Psalm 36:11
Parallel Verses
English Standard Version
Let not the foot of arrogance come upon me, nor the hand of the wicked drive me away.

King James Bible
Let not the foot of pride come against me, and let not the hand of the wicked remove me.

American Standard Version
Let not the foot of pride come against me, And let not the hand of the wicked drive me away.

Douay-Rheims Bible
Let not the foot of pride come to me, and let not the hand of the sinner move me.

English Revised Version
Let not the foot of pride come against me, and let not the hand of the wicked drive me away.

Webster's Bible Translation
Let not the foot of pride come against me, and let not the hand of the wicked remove me.

Psalm 36:11 Parallel
Commentary
Keil and Delitzsch Biblical Commentary on the Old Testament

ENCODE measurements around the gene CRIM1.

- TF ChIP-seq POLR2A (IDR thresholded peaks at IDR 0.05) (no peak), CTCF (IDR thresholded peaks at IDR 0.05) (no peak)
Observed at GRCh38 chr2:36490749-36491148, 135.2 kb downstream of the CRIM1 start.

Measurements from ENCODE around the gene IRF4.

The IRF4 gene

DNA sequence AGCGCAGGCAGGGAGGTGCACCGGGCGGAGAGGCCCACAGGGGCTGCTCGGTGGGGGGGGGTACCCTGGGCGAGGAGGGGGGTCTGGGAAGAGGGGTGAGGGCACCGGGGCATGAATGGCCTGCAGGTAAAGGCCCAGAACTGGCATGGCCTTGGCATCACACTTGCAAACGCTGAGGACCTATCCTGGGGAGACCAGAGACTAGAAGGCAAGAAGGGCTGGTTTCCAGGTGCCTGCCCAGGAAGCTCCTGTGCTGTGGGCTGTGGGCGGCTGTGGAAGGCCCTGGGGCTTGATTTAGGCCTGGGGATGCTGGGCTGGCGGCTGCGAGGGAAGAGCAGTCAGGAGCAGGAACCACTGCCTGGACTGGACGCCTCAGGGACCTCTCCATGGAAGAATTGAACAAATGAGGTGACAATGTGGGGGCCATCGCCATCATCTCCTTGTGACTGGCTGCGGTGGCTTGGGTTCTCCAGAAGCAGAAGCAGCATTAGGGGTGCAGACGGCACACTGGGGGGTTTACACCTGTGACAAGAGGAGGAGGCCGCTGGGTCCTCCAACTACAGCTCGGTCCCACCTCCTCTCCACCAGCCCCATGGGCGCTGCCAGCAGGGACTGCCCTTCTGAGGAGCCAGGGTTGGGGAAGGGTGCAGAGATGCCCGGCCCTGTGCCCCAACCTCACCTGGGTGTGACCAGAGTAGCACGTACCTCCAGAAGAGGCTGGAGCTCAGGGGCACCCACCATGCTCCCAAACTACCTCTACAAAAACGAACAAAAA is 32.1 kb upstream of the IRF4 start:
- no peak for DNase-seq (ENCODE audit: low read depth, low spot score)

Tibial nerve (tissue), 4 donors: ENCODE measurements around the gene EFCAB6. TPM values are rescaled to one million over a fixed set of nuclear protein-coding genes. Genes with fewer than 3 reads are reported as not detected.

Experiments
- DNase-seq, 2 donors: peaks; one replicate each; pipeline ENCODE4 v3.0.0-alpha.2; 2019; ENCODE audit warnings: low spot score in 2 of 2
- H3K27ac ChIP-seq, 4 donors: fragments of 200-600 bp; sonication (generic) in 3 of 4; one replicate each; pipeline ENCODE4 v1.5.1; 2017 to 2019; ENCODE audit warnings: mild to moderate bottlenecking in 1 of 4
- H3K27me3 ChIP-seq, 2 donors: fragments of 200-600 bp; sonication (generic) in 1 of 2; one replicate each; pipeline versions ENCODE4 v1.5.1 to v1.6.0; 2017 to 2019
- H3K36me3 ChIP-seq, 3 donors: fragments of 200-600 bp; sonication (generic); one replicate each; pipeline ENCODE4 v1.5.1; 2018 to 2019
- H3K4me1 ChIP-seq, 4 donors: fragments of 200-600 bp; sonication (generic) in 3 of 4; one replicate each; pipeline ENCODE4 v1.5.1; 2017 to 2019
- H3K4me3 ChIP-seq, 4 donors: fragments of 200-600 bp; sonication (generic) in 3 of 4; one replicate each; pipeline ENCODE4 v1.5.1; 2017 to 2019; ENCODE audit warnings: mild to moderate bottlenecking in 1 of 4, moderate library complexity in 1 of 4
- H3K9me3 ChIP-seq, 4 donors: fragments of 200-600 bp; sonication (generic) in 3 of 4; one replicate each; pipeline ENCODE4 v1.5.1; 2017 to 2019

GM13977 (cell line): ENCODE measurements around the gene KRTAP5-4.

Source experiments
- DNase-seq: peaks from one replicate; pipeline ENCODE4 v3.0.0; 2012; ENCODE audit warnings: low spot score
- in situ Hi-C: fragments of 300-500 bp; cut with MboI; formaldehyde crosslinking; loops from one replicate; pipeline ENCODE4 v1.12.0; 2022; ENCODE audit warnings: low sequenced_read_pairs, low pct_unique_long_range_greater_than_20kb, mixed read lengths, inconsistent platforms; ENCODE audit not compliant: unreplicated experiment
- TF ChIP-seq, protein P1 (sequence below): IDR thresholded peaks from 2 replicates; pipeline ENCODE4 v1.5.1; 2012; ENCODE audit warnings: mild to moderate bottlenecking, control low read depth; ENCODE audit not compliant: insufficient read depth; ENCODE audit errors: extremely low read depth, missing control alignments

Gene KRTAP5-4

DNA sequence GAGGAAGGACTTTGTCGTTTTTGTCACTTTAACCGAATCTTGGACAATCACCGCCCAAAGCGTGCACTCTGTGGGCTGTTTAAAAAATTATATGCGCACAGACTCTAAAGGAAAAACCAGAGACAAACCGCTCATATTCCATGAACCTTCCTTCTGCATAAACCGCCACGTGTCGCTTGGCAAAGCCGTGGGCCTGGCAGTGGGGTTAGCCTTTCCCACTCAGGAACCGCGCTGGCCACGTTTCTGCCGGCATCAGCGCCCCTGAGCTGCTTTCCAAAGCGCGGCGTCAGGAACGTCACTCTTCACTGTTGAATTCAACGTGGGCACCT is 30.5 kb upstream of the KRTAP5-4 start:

(Heb.: 36:6-10) The poet now turns from this repulsive prospect to one that is more pleasing. He contemplates, and praises, the infinite, ever sure mercy of God, and the salvation, happiness, and light which spring from it. Instead of בּשּׁמים, the expression is בּהשּׁמים, the syncope of the article not taking place. בּ alternating with עד, cf. Psalm 57:11, has here, as in Psalm 19:5; Psalm 72:16, the sense of touching or reaching to the spot that is denoted in connection with it. The poet describes the exaltation and super-eminence of divine mercy and faithfulness figuratively, after earthly standards. They reveal themselves on earth in a height that reaches to the heavens and extends to שׁחקים, i.e., the thin veil of vapour which spreads itself like a veil over the depths of the heavens; they transcend all human thought, desire, and comprehension (Psalm 103:11, and cf. Ephesians 3:18). The צדקה (righteousness) is distinguished from the אמונה (faithfulness) thus: the latter is governed by the promises of God, the former by His holiness; and further, the latter has its being in the love of God, the former, on the other hand, manifests itself partly as justifying in mercies, and partly as avenging in wrath. Concerning the righteousness, the poet says that it is like the mountains of God, i.e., (cf. cedars of God, Psalm 80:11) unchangeably firm (Psalm 111:3), like the giant primeval mountains which bear witness to the greatness and glory of God; concerning God's judgments, that they are "a great deep," incomprehensible and unsearchable (ἀνεξερεύνηται, Romans 11:33) as the great, deep-surging mass of waters in the lower parts of the earth, which becomes visible in the seas and in the rivers. God's punitive righteousness, as at length becomes evident, has His compassion for its reverse side; and this, as in the case of the Flood (cf. Jonah 4:11), embraces the animal world, which is most closely involved, whether for weal or for woe, with man, as well as mankind.